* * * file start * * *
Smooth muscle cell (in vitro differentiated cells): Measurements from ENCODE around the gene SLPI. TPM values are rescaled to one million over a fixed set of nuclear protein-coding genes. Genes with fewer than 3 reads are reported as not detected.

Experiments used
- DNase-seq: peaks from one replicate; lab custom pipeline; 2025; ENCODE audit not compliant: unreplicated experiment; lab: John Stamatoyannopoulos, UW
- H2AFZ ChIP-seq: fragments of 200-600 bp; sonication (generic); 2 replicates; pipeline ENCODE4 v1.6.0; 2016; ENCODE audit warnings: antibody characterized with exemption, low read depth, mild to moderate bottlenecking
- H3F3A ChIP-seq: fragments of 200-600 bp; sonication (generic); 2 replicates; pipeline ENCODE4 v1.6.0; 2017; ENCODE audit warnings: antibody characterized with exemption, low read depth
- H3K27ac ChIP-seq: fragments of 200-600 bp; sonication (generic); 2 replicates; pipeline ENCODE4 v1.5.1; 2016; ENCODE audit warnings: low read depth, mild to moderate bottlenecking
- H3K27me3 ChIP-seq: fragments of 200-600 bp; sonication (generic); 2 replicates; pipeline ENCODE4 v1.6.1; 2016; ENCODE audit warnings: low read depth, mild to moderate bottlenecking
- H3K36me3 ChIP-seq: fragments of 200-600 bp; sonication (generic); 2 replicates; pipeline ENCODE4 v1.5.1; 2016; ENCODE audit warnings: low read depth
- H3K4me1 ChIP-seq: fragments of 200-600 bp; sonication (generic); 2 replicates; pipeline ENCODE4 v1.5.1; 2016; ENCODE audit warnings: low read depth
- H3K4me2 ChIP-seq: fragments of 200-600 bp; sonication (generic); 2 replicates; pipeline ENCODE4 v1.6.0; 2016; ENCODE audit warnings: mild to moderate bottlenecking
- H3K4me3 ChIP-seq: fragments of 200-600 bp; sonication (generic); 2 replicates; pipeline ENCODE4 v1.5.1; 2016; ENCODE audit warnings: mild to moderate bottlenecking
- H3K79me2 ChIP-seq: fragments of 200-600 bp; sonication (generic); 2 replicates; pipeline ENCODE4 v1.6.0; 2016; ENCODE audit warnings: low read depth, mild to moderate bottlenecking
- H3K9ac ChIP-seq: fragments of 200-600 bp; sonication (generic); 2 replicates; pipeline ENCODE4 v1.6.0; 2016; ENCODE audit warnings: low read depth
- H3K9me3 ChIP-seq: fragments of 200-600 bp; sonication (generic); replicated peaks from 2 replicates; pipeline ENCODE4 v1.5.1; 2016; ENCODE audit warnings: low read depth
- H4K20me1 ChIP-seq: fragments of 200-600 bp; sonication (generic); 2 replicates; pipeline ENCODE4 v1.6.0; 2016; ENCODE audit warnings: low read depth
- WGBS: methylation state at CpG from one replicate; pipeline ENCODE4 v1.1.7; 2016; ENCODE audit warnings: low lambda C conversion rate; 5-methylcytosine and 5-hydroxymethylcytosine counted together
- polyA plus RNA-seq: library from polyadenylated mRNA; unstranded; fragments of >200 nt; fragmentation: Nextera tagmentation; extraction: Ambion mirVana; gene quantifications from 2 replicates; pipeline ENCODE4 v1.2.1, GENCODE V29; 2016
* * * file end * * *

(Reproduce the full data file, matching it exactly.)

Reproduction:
Smooth muscle cell (in vitro differentiated cells): Measurements from ENCODE around the gene SLPI. TPM values are rescaled to one million over a fixed set of nuclear protein-coding genes. Genes with fewer than 3 reads are reported as not detected.

Experiments used
- DNase-seq: peaks from one replicate; lab custom pipeline; 2025; ENCODE audit not compliant: unreplicated experiment; lab: John Stamatoyannopoulos, UW
- H2AFZ ChIP-seq: fragments of 200-600 bp; sonication (generic); 2 replicates; pipeline ENCODE4 v1.6.0; 2016; ENCODE audit warnings: antibody characterized with exemption, low read depth, mild to moderate bottlenecking
- H3F3A ChIP-seq: fragments of 200-600 bp; sonication (generic); 2 replicates; pipeline ENCODE4 v1.6.0; 2017; ENCODE audit warnings: antibody characterized with exemption, low read depth
- H3K27ac ChIP-seq: fragments of 200-600 bp; sonication (generic); 2 replicates; pipeline ENCODE4 v1.5.1; 2016; ENCODE audit warnings: low read depth, mild to moderate bottlenecking
- H3K27me3 ChIP-seq: fragments of 200-600 bp; sonication (generic); 2 replicates; pipeline ENCODE4 v1.6.1; 2016; ENCODE audit warnings: low read depth, mild to moderate bottlenecking
- H3K36me3 ChIP-seq: fragments of 200-600 bp; sonication (generic); 2 replicates; pipeline ENCODE4 v1.5.1; 2016; ENCODE audit warnings: low read depth
- H3K4me1 ChIP-seq: fragments of 200-600 bp; sonication (generic); 2 replicates; pipeline ENCODE4 v1.5.1; 2016; ENCODE audit warnings: low read depth
- H3K4me2 ChIP-seq: fragments of 200-600 bp; sonication (generic); 2 replicates; pipeline ENCODE4 v1.6.0; 2016; ENCODE audit warnings: mild to moderate bottlenecking
- H3K4me3 ChIP-seq: fragments of 200-600 bp; sonication (generic); 2 replicates; pipeline ENCODE4 v1.5.1; 2016; ENCODE audit warnings: mild to moderate bottlenecking
- H3K79me2 ChIP-seq: fragments of 200-600 bp; sonication (generic); 2 replicates; pipeline ENCODE4 v1.6.0; 2016; ENCODE audit warnings: low read depth, mild to moderate bottlenecking
- H3K9ac ChIP-seq: fragments of 200-600 bp; sonication (generic); 2 replicates; pipeline ENCODE4 v1.6.0; 2016; ENCODE audit warnings: low read depth
- H3K9me3 ChIP-seq: fragments of 200-600 bp; sonication (generic); replicated peaks from 2 replicates; pipeline ENCODE4 v1.5.1; 2016; ENCODE audit warnings: low read depth
- H4K20me1 ChIP-seq: fragments of 200-600 bp; sonication (generic); 2 replicates; pipeline ENCODE4 v1.6.0; 2016; ENCODE audit warnings: low read depth
- WGBS: methylation state at CpG from one replicate; pipeline ENCODE4 v1.1.7; 2016; ENCODE audit warnings: low lambda C conversion rate; 5-methylcytosine and 5-hydroxymethylcytosine counted together
- polyA plus RNA-seq: library from polyadenylated mRNA; unstranded; fragments of >200 nt; fragmentation: Nextera tagmentation; extraction: Ambion mirVana; gene quantifications from 2 replicates; pipeline ENCODE4 v1.2.1, GENCODE V29; 2016